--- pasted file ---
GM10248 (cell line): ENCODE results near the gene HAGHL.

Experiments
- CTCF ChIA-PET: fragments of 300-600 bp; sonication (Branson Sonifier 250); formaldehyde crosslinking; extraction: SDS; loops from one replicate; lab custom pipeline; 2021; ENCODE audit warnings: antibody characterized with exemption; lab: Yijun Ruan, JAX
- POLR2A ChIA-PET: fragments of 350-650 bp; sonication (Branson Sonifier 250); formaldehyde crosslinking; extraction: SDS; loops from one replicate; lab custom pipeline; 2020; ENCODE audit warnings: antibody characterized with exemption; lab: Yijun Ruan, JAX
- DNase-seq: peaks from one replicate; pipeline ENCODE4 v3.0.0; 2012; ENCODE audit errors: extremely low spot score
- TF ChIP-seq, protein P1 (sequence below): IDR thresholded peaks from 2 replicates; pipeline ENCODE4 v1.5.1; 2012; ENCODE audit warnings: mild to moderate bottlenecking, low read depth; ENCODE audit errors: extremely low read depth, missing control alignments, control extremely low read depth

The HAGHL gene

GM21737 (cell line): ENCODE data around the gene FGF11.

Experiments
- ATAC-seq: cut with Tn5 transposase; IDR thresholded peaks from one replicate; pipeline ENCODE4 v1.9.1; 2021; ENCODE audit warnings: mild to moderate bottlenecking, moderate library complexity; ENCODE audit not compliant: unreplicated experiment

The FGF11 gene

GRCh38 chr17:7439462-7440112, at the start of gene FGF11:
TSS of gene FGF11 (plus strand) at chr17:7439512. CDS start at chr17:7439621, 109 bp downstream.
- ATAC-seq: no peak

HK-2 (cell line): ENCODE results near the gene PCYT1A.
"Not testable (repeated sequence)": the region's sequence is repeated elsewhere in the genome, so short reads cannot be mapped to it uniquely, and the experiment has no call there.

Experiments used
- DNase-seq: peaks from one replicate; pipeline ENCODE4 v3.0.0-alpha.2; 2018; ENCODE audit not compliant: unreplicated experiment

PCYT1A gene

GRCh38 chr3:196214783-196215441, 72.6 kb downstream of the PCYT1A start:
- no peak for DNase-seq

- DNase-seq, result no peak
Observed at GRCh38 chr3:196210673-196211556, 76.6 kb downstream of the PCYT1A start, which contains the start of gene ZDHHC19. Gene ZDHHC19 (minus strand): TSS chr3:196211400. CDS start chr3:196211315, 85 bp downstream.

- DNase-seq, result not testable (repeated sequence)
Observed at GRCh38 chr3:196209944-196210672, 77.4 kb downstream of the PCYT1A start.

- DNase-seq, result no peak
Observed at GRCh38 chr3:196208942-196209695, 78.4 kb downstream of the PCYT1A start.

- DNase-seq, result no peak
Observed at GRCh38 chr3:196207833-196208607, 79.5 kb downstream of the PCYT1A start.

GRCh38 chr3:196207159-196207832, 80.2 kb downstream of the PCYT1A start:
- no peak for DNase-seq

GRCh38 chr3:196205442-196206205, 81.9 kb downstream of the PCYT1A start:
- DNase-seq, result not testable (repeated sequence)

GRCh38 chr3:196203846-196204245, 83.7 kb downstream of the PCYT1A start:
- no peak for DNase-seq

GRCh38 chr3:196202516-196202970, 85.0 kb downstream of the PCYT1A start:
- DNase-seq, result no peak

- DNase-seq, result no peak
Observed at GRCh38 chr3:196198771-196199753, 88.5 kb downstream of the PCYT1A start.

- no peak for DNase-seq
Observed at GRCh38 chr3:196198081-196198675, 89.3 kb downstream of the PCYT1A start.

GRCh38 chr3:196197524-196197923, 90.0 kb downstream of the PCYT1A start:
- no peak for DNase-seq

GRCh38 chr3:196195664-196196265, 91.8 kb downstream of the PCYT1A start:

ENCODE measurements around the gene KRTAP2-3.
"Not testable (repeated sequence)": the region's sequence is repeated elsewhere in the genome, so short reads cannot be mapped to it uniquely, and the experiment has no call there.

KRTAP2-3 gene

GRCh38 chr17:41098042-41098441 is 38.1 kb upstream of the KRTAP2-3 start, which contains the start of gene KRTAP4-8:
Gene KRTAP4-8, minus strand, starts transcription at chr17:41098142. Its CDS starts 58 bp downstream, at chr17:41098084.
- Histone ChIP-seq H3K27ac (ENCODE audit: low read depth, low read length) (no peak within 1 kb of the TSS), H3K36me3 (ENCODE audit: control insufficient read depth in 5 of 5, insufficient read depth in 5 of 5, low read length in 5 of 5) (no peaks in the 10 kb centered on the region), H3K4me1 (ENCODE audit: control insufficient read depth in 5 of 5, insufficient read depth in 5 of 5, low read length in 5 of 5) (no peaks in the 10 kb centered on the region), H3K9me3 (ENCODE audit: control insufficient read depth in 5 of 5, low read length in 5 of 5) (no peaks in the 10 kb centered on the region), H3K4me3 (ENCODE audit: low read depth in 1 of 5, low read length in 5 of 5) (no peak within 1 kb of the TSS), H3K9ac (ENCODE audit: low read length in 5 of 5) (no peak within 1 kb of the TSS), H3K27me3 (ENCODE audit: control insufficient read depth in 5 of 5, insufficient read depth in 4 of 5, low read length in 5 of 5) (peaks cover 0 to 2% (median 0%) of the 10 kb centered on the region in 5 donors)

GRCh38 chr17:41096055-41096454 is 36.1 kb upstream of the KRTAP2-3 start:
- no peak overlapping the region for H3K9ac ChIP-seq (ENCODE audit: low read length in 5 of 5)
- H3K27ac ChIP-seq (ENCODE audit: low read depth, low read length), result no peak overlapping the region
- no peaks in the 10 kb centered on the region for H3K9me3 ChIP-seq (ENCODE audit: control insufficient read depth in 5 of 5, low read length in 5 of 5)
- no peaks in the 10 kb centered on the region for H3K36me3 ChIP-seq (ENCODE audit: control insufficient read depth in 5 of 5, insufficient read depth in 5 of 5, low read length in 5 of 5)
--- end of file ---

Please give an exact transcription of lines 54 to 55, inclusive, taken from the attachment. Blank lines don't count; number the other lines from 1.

- no peaks in the 10 kb centered on the region for H3K9me3 ChIP-seq (ENCODE audit: control insufficient read depth in 5 of 5, low read length in 5 of 5)
- no peaks in the 10 kb centered on the region for H3K36me3 ChIP-seq (ENCODE audit: control insufficient read depth in 5 of 5, insufficient read depth in 5 of 5, low read length in 5 of 5)